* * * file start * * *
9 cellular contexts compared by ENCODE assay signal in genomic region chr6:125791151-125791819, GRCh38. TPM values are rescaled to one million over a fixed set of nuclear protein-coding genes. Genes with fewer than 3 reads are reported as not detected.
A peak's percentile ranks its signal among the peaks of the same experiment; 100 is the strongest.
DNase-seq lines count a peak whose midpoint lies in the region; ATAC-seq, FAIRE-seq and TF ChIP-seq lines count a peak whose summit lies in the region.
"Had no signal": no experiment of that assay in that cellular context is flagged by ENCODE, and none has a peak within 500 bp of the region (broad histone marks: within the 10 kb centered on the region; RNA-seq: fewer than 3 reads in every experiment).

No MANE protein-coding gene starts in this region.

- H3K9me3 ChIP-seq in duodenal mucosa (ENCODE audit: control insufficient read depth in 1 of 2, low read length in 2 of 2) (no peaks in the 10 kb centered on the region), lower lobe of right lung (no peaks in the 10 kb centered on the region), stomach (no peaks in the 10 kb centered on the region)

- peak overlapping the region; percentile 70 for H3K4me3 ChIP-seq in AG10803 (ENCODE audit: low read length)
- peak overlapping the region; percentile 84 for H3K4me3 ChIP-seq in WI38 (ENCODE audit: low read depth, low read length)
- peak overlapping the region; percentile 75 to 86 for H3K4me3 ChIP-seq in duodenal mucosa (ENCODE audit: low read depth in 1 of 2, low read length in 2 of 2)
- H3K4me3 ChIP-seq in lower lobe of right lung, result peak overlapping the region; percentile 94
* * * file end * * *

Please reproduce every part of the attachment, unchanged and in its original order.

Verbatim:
9 cellular contexts compared by ENCODE assay signal in genomic region chr6:125791151-125791819, GRCh38. TPM values are rescaled to one million over a fixed set of nuclear protein-coding genes. Genes with fewer than 3 reads are reported as not detected.
A peak's percentile ranks its signal among the peaks of the same experiment; 100 is the strongest.
DNase-seq lines count a peak whose midpoint lies in the region; ATAC-seq, FAIRE-seq and TF ChIP-seq lines count a peak whose summit lies in the region.
"Had no signal": no experiment of that assay in that cellular context is flagged by ENCODE, and none has a peak within 500 bp of the region (broad histone marks: within the 10 kb centered on the region; RNA-seq: fewer than 3 reads in every experiment).

No MANE protein-coding gene starts in this region.

- H3K9me3 ChIP-seq in duodenal mucosa (ENCODE audit: control insufficient read depth in 1 of 2, low read length in 2 of 2) (no peaks in the 10 kb centered on the region), lower lobe of right lung (no peaks in the 10 kb centered on the region), stomach (no peaks in the 10 kb centered on the region)

- peak overlapping the region; percentile 70 for H3K4me3 ChIP-seq in AG10803 (ENCODE audit: low read length)
- peak overlapping the region; percentile 84 for H3K4me3 ChIP-seq in WI38 (ENCODE audit: low read depth, low read length)
- peak overlapping the region; percentile 75 to 86 for H3K4me3 ChIP-seq in duodenal mucosa (ENCODE audit: low read depth in 1 of 2, low read length in 2 of 2)
- H3K4me3 ChIP-seq in lower lobe of right lung, result peak overlapping the region; percentile 94